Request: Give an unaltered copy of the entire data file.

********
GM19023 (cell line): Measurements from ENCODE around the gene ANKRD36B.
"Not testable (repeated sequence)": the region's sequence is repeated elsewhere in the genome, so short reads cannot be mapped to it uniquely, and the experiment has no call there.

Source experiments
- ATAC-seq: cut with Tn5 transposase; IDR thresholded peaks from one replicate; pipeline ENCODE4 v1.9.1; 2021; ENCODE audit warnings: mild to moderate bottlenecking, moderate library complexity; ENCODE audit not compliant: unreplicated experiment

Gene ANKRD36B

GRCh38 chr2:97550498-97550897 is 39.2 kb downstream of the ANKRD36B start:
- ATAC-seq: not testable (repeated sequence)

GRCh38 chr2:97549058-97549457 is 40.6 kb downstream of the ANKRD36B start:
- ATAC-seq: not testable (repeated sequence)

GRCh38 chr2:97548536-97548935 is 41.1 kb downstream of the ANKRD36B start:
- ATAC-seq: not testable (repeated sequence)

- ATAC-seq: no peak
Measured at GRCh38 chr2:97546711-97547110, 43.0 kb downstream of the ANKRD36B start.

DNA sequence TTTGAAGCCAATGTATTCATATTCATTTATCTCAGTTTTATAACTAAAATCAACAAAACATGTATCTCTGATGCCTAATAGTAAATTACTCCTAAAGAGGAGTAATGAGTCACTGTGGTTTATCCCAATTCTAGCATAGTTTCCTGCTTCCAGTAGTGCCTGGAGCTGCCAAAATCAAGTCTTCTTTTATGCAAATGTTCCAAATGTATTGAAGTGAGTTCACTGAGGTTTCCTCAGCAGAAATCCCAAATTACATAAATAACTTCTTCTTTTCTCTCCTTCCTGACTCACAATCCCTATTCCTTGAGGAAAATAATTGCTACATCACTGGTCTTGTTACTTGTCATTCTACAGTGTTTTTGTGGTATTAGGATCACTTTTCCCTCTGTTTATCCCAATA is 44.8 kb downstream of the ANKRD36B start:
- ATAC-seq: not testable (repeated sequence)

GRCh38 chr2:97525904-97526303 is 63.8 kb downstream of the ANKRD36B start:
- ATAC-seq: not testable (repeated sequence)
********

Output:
GM19023 (cell line): Measurements from ENCODE around the gene ANKRD36B.
"Not testable (repeated sequence)": the region's sequence is repeated elsewhere in the genome, so short reads cannot be mapped to it uniquely, and the experiment has no call there.

Source experiments
- ATAC-seq: cut with Tn5 transposase; IDR thresholded peaks from one replicate; pipeline ENCODE4 v1.9.1; 2021; ENCODE audit warnings: mild to moderate bottlenecking, moderate library complexity; ENCODE audit not compliant: unreplicated experiment

Gene ANKRD36B

GRCh38 chr2:97550498-97550897 is 39.2 kb downstream of the ANKRD36B start:
- ATAC-seq: not testable (repeated sequence)

GRCh38 chr2:97549058-97549457 is 40.6 kb downstream of the ANKRD36B start:
- ATAC-seq: not testable (repeated sequence)

GRCh38 chr2:97548536-97548935 is 41.1 kb downstream of the ANKRD36B start:
- ATAC-seq: not testable (repeated sequence)

- ATAC-seq: no peak
Measured at GRCh38 chr2:97546711-97547110, 43.0 kb downstream of the ANKRD36B start.

DNA sequence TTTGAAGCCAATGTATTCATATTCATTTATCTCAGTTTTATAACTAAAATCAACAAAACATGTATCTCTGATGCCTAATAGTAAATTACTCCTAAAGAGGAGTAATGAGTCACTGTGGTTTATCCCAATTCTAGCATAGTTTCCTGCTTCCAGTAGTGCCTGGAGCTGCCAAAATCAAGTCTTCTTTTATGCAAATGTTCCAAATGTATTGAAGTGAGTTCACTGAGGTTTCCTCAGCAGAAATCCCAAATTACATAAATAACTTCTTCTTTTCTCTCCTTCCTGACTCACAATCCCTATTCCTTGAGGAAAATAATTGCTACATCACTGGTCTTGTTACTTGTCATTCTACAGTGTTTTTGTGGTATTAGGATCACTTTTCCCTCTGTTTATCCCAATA is 44.8 kb downstream of the ANKRD36B start:
- ATAC-seq: not testable (repeated sequence)

GRCh38 chr2:97525904-97526303 is 63.8 kb downstream of the ANKRD36B start:
- ATAC-seq: not testable (repeated sequence)